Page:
Art can be an effective way to be in the present moment, yet not all art-making is mindful. Mindfulness asks for a degree of attention and curiosity. So, if we are using art to distract, relax or "switch off", this is different to mindfulness, which is an active process of paying attention. Similarly, art can also be associated with the idea of "flow", an intense immersion in an activity where there is almost a loss of awareness of the passing of time. Mindfulness calls for awareness, but when "in flow", we generally don’t have this sense of awareness.
Viewing art mindfully
Examining mindfulness when looking at art is also interesting. Galleries and museums have incorporated mindfulness into how we view art, to help us enhance and deepen our experience of the works. In applying a mindfulness approach to viewing art, it may have the potential to harness both the benefits of mindfulness and the benefits of art to support our mental health.
A mindfulness-based approach to art suggests slowing down and adopting a non-judgemental approach to the artwork. It asks for openness and curiosity, both about ourselves and the artwork in front of us.
Real engagement with the picture can reveal things we might have missed if we approached the picture briefly in our walk through a gallery. It also helps us to not become too caught up with any preconceived ideas we may have about art and experience things in a new way.
Tips for approaching artwork mindfully
Tips for approaching artwork mindfully
- Allow yourself to intentionally set aside some time to focus on the artwork.
- Pay attention to your body and breathing; allow yourself time to relax.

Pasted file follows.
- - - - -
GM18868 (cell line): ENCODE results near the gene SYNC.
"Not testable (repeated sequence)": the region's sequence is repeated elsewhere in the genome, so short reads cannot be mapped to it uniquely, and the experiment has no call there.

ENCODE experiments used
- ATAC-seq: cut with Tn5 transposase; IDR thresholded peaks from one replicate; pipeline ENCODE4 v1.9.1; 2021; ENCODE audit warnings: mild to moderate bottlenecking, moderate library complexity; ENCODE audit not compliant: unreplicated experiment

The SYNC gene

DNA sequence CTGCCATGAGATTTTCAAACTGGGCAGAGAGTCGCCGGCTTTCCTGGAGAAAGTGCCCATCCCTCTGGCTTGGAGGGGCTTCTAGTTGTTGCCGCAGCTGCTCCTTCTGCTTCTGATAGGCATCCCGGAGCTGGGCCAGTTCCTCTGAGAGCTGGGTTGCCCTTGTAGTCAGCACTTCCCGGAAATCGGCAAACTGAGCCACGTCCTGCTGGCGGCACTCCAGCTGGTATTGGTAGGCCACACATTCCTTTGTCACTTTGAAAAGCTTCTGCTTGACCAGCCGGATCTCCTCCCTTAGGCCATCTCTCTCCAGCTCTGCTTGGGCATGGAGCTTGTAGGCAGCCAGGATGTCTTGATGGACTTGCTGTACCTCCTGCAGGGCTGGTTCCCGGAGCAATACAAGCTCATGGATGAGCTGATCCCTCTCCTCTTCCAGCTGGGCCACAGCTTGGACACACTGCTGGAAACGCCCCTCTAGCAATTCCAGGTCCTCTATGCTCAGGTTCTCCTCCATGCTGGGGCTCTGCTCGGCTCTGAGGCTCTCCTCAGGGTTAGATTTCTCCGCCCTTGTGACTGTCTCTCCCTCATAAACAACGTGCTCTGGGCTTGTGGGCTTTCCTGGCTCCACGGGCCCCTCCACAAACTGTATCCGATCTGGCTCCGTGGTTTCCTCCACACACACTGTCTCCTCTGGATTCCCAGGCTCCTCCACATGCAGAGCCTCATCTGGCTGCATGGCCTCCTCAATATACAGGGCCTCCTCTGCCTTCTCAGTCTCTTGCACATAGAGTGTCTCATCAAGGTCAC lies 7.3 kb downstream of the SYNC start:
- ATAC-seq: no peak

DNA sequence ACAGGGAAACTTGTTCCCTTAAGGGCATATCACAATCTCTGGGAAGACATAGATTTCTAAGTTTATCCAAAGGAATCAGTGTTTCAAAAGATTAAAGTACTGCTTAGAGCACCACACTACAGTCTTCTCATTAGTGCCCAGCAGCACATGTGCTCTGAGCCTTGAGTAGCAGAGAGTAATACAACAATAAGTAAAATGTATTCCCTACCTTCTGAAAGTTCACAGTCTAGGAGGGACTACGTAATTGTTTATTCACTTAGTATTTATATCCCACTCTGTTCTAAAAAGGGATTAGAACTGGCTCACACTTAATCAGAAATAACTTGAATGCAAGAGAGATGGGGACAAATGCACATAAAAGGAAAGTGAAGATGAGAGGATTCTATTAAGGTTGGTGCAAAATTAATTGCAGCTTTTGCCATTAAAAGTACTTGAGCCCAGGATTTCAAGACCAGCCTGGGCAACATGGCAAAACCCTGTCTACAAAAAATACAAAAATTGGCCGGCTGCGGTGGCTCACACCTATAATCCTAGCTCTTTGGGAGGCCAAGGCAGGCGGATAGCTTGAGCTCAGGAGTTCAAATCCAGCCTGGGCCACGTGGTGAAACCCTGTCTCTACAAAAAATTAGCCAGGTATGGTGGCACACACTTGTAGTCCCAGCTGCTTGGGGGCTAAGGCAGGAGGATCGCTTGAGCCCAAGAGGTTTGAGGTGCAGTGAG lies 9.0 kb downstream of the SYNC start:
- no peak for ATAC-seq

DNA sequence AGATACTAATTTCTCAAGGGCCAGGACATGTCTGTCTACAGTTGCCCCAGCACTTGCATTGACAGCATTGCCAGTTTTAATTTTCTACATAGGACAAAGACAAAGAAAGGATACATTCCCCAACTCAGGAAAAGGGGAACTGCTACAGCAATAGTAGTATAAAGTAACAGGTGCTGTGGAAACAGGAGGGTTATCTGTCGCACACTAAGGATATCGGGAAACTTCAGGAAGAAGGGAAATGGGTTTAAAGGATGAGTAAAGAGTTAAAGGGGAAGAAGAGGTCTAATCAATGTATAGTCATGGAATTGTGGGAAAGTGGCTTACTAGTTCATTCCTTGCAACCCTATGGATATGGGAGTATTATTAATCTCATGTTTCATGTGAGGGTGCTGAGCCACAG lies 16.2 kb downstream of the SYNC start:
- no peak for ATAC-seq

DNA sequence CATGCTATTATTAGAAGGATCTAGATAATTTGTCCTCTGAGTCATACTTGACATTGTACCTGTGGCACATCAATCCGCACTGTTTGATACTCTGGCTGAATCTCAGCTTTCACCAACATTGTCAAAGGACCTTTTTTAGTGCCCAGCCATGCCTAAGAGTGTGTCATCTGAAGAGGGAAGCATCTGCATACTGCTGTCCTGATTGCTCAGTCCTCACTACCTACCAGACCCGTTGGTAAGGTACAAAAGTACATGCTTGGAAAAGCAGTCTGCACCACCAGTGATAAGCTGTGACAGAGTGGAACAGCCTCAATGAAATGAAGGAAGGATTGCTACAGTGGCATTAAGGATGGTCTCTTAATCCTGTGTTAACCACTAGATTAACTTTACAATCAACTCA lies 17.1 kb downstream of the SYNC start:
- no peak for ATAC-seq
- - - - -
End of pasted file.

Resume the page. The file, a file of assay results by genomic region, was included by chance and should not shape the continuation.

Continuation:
- Slow down to allow yourself to look at the picture, taking in all its surface, then allowing your eyes to be drawn to different aspects of the picture.
- Bring your attention gently back to the picture if you find yourself distracted from time to time or notice your mind wandering. Remember, this is a natural reaction to practicing mindfulness. Why not look at the details the brush has made to bring your focus into the present?
- Approach the artwork without putting any pressure on yourself. You may ask "what should I be looking at?". Why not look at what the artist has made a picture of - such as the subject matter? What shapes have been created? What are the colours, light and dark? Where has the artist placed things in the picture? Other aspects of the picture might include how it makes you feel, or a mood or atmosphere that has been created by the picture.
- Look at the surface of the picture and how it was made. What kind of materials have been used? Can you see traces of brushstrokes? What colours were applied first? What kind of marks has the artist made? Can you see the canvas or texture of the paper?
- Create your own artwork in response to this experience. Why not gather some art materials and continue the art of mindfulness?
If you're interested in trying some drawing or art-making yourself, you might like to try this wellbeing session from our Walk in My Shoes (WIMS) campaign. WIMS hosted a short drawing session with artist Don Conroy: why not watch the video below and draw with Don yourself?